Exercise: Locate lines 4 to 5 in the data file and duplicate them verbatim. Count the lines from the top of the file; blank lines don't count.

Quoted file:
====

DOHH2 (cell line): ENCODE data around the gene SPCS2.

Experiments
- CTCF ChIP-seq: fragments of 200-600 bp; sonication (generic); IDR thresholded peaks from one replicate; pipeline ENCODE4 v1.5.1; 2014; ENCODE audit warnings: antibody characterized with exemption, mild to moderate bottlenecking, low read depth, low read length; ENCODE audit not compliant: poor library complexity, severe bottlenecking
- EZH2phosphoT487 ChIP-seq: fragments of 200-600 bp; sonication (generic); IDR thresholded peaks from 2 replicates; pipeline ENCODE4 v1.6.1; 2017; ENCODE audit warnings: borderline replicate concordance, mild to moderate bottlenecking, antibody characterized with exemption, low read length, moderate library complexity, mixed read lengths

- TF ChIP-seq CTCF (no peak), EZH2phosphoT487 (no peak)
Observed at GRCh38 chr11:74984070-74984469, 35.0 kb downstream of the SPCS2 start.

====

- EZH2phosphoT487 ChIP-seq: fragments of 200-600 bp; sonication (generic); IDR thresholded peaks from 2 replicates; pipeline ENCODE4 v1.6.1; 2017; ENCODE audit warnings: borderline replicate concordance, mild to moderate bottlenecking, antibody characterized with exemption, low read length, moderate library complexity, mixed read lengths

- TF ChIP-seq CTCF (no peak), EZH2phosphoT487 (no peak)